There are so many skills that we strive to master as children from writing, coloring and of course using scissors. As we move through school cut and paste activities are highlighted and incorporated often because they achieve so many goals and can be used so many ways. Some of these uses can be to match two related things (i.e. the number one with the word one) or to combine various parts of things to make a whole (i.e. the parts of a snowman or a turkey). Doing such things really help students to "see" the connections.

As we move up through the school years, however, this method of teaching and enrichment really starts to fall by the wayside. We get so busy trying to prepare students for the next grade, the next test or for college that we forget that we can use other techniques besides just "stand and deliver", homework, tests and quizzes. Additionally, at the secondary level these methods are not usually highlighted, taught or to be honest, encouraged. As my years as a teacher have gone on and my students have changed so much, however, I have started to seek out new methods to make connections and help students to see how the math topics we discuss interact with each other.

Congruent Triangles |

an elementary task. But everything else I had tried to get my students to see the methods of proving triangles congruent were not working so I needed to try something else. I laid in bed that night brainstorming (that is, after all, where teachers do their best thinking!) and racking my brain about what I could do. I came up with a task where my students were given a set of triangles that were marked with one (or more) method(s) of proving triangles congruent and they had to sort them. I decided to go beyond sorting on a piece of paper, however, and made them actually cut them out and paste them into their categories. The students LOVED it and more FINALLY got the methods and what they look like! I was floored that something so "elementary" worked so well!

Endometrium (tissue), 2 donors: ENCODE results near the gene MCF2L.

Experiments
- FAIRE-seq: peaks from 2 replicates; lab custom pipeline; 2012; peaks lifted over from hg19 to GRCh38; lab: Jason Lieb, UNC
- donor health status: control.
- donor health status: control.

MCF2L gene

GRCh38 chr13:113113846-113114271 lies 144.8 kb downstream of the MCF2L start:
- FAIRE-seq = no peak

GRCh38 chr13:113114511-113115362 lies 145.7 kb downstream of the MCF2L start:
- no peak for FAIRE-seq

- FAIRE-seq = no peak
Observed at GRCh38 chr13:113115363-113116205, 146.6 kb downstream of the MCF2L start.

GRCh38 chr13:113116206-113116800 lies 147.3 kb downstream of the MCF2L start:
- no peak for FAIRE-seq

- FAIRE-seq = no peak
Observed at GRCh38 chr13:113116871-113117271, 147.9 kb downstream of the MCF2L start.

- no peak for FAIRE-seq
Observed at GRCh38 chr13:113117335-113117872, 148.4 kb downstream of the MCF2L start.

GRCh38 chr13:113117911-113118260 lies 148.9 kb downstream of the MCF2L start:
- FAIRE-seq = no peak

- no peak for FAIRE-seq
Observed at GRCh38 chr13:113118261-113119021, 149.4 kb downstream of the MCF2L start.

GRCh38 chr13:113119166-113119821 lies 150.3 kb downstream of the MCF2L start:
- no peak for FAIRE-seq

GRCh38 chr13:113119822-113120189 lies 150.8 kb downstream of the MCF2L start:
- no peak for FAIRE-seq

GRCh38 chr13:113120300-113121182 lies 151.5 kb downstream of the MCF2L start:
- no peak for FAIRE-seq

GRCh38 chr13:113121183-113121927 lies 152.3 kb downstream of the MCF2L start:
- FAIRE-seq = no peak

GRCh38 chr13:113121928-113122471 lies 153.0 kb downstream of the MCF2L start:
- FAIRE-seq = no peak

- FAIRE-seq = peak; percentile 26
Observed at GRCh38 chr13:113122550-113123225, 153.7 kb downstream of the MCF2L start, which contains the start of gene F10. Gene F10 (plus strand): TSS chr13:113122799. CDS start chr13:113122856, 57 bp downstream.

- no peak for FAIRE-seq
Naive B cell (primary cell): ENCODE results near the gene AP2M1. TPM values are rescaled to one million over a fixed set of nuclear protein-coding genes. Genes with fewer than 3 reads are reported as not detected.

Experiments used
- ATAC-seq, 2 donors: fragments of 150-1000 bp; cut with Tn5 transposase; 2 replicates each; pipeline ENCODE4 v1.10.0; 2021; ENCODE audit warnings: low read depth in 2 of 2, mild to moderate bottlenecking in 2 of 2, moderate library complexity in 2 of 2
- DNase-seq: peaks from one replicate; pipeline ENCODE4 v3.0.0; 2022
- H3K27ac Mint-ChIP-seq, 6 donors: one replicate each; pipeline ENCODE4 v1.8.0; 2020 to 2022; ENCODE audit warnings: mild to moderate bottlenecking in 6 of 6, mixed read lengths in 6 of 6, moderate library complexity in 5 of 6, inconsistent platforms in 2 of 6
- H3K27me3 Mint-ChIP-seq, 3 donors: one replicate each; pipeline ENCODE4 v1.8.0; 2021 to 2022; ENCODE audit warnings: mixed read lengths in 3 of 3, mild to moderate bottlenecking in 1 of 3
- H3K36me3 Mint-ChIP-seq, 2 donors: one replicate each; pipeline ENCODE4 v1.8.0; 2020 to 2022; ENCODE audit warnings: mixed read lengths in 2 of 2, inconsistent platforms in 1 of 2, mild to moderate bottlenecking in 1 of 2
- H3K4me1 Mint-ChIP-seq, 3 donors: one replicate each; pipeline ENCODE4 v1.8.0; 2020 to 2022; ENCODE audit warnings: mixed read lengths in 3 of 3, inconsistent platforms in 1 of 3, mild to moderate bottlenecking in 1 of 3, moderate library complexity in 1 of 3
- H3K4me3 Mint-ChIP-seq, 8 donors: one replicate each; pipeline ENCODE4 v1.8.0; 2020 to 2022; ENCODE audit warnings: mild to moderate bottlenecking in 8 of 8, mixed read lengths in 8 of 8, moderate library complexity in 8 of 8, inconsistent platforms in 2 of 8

Algebraic Proofs |

Similar Triangles |

Domain and Range |

It was with little surprise to myself then, that when my Algebra students started struggling with domain and range that I turned to my favorite website to find some resources to help them and I found the best cut-and-paste activity on

**domain and range**. It gives students graphs, mappings and tables and asks them cut out the domain-and-range cards and paste them on to the corresponding graph/table/mapping cards! The activity came as a part of bundle made by

**ScaffoldedMathandScience.**It was amazing how many students not only finally "got it" but the great conversations and collaboration that occurred.

I have since picked up cut-and-paste activities by the fantastic

**Lindsay Perro**including some on

**Writing Equations**and

**Point-Slope/Slope-Intercept**forms. I have also picked some up by the amazing activities from

**All Things Algebra**on

**Linear Inequalities**and

**4 The Love Of Math**on

**Order of Operations**. I shopped at

**MissMathDork**for help on

**Translating and Matching One - Step Equations**and

**Factoring when a > 1**.

I love cut-and-paste activities and have many more on my wish list for future visits. I encourage you to reconsider using some traditionally elementary techniques in your secondary math classroom. You might just be surprised at the results! What are your favorite "elementary techniques" that you adapted to the secondary level?